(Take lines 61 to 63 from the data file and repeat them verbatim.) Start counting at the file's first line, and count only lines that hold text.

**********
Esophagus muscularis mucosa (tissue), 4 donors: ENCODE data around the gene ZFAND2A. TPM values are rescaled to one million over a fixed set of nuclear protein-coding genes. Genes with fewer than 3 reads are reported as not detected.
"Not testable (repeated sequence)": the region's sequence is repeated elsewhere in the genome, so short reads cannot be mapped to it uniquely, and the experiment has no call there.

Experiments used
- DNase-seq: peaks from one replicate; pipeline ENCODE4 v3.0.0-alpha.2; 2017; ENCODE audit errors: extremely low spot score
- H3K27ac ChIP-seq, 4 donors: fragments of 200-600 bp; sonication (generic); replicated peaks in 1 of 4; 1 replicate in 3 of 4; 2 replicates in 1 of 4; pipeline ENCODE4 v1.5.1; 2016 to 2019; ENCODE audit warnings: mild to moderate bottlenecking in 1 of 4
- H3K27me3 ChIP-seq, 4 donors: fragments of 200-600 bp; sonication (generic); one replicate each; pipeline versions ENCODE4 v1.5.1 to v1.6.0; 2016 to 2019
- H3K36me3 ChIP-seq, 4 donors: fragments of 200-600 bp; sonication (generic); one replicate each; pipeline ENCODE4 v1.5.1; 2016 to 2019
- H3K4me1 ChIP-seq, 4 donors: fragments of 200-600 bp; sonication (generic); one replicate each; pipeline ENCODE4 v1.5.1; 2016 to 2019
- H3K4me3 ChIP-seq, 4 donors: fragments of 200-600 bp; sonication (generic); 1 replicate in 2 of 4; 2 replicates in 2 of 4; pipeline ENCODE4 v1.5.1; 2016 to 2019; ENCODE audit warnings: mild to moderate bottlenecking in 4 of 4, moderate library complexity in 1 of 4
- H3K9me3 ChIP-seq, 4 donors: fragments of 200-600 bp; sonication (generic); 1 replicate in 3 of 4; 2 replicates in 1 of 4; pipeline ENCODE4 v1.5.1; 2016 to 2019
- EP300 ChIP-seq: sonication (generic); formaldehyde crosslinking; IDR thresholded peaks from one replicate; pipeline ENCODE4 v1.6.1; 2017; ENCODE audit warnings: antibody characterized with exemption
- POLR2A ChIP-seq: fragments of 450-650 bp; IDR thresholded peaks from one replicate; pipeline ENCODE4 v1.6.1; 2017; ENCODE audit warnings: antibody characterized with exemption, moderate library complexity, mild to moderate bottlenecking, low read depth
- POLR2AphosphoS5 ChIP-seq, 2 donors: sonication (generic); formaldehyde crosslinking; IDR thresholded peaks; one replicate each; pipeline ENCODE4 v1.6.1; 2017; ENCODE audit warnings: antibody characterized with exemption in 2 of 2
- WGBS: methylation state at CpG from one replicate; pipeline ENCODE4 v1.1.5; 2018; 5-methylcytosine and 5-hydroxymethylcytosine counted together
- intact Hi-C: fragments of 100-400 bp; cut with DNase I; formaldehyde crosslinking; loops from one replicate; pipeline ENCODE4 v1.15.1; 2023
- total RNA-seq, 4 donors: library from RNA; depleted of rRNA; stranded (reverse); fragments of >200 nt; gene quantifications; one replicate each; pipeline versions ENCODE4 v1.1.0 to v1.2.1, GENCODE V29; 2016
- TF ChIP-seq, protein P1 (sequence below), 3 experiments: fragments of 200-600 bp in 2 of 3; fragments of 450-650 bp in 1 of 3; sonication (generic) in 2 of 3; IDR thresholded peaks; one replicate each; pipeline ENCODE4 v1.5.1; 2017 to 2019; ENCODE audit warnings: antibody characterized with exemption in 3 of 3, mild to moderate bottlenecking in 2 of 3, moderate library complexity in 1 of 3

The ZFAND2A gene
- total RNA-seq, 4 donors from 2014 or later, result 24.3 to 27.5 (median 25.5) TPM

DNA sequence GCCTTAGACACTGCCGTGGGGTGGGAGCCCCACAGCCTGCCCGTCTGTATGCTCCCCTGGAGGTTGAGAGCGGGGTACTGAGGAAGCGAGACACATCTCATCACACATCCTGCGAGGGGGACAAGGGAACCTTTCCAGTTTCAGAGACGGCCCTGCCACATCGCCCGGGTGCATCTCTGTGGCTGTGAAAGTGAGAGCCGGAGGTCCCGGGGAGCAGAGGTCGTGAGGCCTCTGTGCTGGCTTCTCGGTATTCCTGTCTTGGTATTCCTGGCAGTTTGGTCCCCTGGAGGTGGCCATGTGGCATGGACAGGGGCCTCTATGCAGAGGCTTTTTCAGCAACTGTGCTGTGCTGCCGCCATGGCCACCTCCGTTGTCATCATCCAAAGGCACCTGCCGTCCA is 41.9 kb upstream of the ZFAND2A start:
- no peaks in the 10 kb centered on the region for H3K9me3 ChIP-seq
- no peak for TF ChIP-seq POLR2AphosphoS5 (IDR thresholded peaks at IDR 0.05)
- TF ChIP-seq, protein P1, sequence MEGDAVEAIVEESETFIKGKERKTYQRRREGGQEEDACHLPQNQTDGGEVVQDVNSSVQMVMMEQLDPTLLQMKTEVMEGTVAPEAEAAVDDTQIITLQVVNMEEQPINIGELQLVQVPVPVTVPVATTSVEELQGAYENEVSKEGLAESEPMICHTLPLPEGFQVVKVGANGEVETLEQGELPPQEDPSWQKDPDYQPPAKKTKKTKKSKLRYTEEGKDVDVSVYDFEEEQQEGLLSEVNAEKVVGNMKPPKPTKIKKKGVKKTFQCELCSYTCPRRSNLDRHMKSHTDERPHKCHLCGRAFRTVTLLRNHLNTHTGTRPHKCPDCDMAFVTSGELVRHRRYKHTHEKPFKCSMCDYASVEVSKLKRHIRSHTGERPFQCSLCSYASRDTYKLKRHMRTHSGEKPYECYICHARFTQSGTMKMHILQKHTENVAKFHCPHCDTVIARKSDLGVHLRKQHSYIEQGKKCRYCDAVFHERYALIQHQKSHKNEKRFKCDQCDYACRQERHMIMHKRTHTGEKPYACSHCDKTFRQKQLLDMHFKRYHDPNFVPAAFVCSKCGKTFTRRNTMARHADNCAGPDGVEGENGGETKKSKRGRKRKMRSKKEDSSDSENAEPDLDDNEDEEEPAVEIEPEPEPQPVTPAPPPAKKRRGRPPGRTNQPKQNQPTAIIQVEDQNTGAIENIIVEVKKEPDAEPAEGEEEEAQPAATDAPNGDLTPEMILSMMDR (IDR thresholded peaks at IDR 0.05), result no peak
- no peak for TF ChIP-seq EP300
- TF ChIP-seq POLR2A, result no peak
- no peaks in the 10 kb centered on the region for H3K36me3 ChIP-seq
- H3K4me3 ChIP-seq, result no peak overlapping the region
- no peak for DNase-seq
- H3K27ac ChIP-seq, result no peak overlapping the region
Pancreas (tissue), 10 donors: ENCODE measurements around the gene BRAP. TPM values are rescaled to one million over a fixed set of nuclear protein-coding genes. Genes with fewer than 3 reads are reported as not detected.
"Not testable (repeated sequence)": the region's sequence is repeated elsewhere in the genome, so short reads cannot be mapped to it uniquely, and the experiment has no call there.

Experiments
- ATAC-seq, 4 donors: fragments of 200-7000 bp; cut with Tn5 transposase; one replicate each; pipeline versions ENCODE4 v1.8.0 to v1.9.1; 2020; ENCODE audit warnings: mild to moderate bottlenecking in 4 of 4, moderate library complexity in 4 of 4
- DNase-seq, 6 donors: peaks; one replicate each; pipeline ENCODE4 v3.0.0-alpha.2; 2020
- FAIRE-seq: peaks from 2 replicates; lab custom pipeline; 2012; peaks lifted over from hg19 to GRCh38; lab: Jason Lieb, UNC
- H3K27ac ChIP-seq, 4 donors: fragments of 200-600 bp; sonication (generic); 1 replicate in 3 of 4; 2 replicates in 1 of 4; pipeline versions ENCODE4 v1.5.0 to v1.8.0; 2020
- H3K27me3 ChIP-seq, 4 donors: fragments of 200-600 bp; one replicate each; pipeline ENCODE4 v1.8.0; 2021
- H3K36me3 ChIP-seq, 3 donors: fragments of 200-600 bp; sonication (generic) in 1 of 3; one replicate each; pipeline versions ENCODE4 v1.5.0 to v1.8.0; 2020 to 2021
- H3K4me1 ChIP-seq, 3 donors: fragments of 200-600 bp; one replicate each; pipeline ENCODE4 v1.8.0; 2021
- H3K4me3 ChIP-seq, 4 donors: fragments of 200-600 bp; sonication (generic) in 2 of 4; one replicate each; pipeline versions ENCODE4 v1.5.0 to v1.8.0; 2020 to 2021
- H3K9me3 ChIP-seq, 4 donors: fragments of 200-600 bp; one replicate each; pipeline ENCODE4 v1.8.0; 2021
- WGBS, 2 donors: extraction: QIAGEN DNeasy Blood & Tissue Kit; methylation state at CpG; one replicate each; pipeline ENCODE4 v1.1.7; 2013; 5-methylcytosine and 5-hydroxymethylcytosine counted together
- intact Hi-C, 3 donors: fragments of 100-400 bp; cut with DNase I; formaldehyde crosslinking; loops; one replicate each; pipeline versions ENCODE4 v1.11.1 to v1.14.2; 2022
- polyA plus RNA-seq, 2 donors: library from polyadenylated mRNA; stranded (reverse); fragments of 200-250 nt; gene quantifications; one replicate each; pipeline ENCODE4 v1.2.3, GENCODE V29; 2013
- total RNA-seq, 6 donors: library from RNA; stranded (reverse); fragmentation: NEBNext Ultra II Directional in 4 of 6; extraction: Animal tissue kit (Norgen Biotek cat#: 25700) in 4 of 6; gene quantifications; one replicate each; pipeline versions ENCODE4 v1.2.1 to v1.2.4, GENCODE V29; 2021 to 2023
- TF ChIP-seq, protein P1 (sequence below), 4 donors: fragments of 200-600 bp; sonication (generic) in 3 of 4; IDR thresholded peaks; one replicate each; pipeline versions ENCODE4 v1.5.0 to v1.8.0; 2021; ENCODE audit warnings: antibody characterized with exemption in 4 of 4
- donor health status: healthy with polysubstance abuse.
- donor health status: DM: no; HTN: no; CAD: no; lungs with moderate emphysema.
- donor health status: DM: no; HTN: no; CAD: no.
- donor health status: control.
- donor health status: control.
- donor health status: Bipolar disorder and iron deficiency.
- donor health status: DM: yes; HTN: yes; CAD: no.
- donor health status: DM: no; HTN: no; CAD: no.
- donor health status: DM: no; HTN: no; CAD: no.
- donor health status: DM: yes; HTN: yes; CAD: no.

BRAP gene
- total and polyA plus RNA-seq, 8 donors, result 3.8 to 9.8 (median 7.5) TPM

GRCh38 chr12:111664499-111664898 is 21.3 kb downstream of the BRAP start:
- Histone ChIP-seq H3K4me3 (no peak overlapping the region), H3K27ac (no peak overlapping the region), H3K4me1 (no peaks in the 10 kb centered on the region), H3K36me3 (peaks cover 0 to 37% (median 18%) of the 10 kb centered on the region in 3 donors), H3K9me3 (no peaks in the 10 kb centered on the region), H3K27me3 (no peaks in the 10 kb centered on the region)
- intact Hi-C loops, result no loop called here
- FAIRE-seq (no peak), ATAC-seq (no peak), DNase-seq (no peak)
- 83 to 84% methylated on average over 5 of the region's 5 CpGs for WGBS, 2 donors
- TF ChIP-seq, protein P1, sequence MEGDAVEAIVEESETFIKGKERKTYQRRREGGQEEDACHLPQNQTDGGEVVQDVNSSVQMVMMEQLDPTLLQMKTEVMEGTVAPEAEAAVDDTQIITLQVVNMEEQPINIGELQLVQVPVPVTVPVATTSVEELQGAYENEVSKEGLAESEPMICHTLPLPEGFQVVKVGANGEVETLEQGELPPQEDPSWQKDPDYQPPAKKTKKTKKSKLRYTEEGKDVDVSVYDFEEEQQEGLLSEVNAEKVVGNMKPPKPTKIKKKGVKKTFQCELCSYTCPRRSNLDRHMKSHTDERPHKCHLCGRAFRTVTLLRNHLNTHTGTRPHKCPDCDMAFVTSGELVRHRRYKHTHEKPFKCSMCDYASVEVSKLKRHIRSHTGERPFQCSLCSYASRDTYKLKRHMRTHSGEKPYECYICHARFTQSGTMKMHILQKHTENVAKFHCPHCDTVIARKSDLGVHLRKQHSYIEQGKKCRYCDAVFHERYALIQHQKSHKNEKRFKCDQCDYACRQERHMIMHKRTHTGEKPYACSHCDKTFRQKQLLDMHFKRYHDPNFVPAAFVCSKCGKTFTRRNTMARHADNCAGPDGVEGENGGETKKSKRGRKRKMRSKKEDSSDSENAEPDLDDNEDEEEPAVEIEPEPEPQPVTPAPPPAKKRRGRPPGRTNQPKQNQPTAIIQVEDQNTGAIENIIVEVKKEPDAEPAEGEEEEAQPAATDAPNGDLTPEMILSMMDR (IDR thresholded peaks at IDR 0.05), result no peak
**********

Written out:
- intact Hi-C loops, result no loop called here
- FAIRE-seq (no peak), ATAC-seq (no peak), DNase-seq (no peak)
- 83 to 84% methylated on average over 5 of the region's 5 CpGs for WGBS, 2 donors